Eastern Shore farmers, working through the drought

DELMARVA – On the Eastern Shore, local farmers say they’re desperate for rain, and with summer quickly approaching, the lack of moisture could mean less produce. “Some places further north may of have more rain or even down in Virginia here where we are in the central part, we have had a drought and it’s made it difficult,” says Ginny Rosenkranz with the University of Maryland Extension.

It’s been over two weeks since many farmers on the Eastern Shore have seen any rain. Those preparing for summer, which is prime time for crops, farmers tell us, the drought could pose a problem. “This is a far different scenario then we’ve had in the past few years especially the past few springs have been extremely wet,” says Matt Holloway, owner of Baywater and Quantico Creek Sod Farms. ” We really don’t want to flood, we don’t want the wet conditions like we’ve had the past few years, just everything in moderation.”

According to local farmers and agriculture experts, dry weather over long periods of time could really hinder crops. Now with businesses opening back up,  farmers say they’re ready to start selling their summer produce, but this year it may take a little more work than in the past. “If you want vegetables, they need to have water, they need to have sun, and they need to have fertilizer,” says Rosenkranz.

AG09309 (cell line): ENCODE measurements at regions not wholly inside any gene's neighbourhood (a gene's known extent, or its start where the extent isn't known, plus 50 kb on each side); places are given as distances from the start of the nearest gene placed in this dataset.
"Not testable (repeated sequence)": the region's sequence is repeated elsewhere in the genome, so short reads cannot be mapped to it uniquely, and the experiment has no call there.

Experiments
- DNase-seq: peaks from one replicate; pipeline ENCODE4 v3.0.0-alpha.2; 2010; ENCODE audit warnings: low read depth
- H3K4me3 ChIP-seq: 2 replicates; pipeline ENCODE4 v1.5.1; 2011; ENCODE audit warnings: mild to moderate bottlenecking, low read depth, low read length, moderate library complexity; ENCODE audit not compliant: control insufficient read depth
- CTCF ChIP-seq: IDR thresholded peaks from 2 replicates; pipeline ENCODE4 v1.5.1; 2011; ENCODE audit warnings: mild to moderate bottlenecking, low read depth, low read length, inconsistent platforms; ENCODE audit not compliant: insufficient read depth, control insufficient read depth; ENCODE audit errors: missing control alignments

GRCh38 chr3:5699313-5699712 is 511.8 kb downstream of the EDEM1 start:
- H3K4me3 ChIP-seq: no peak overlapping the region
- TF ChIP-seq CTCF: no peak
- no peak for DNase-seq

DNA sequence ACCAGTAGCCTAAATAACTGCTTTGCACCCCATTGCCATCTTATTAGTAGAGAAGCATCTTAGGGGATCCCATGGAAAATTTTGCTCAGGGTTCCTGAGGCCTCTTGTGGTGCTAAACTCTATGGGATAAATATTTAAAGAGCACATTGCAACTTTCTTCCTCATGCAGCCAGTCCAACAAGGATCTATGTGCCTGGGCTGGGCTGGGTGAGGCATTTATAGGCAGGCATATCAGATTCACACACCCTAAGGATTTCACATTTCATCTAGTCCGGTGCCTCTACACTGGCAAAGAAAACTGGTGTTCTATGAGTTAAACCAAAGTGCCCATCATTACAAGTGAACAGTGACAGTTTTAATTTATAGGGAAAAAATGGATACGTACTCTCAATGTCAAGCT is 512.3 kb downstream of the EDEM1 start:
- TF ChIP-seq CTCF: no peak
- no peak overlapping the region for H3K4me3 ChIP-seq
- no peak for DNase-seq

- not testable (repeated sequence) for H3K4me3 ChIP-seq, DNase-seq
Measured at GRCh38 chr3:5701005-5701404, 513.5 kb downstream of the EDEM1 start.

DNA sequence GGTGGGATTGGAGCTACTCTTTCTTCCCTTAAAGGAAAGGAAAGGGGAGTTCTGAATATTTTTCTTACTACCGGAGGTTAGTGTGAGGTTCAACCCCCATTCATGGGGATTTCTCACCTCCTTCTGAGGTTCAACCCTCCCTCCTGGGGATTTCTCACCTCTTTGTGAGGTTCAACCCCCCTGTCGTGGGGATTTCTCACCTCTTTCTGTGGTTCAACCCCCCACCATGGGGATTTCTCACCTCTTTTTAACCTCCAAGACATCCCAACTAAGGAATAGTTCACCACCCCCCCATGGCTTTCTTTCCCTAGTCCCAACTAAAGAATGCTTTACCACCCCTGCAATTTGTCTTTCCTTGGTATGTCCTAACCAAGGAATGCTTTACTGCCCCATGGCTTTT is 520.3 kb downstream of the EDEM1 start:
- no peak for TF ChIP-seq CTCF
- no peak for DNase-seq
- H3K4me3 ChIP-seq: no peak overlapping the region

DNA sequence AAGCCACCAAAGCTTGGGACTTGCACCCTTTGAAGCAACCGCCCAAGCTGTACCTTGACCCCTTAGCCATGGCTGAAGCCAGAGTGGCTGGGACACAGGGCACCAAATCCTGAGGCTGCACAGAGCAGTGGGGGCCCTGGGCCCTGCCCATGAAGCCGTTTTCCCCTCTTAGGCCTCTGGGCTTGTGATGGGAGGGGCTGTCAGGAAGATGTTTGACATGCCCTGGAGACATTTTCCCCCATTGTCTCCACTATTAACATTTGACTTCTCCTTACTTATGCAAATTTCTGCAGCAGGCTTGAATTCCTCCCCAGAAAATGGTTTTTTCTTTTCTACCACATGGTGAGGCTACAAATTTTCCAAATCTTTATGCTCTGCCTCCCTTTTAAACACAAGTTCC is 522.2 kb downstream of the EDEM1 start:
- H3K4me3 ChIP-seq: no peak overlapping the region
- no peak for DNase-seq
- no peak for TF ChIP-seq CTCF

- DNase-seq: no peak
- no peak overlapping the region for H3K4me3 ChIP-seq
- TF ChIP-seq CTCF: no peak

Farmers we spoke with say, as a farmer they’re never fully happy. They ideally want heavy soaking rain at least once a week, but that hasn’t been happening so far. They add, trying to cooperate with the weather is always the biggest challenge. Meanwhile, some produce is actually said to be thriving during the drought compared to recent years. “As long as you have irrigation at the root zone it’s actually beneficial to have a dryer top environment, less disease pressure and the plants overall are healthier and they’re growing extremely fast right now,” says Holloway.

However, when the weather is extra dry, they say they make use of their irrigation systems to help out. “Once you start irrigating you really need to keep irrigating because you’re pretty much keeping the ground on life support,” says Holloway.

Although agriculture experts say droughts make their jobs harder in some aspects, they always learn to adapt, and over come. “You’ll see these running non-stop from now until probably September or so when things start to cool back down,” says Holloway. He adds, “That’s just gonna be the life of a farmer for the next six months.”

Agriculture experts also tell 47 ABC, Memorial day weekend is said to bring almost two inches of rain, and that rain could save some of the crops that are really struggling right now. Holloway says even though rain isn’t ideal on the holiday weekend, more rain means more flourishing crops.

Rosenkranz also wants to remind people that if you have moved any of your plants from a garden center or green house to your outside garden, make sure to water them daily for the next few weeks.

Categories: Delaware, Local News, Maryland, Virginia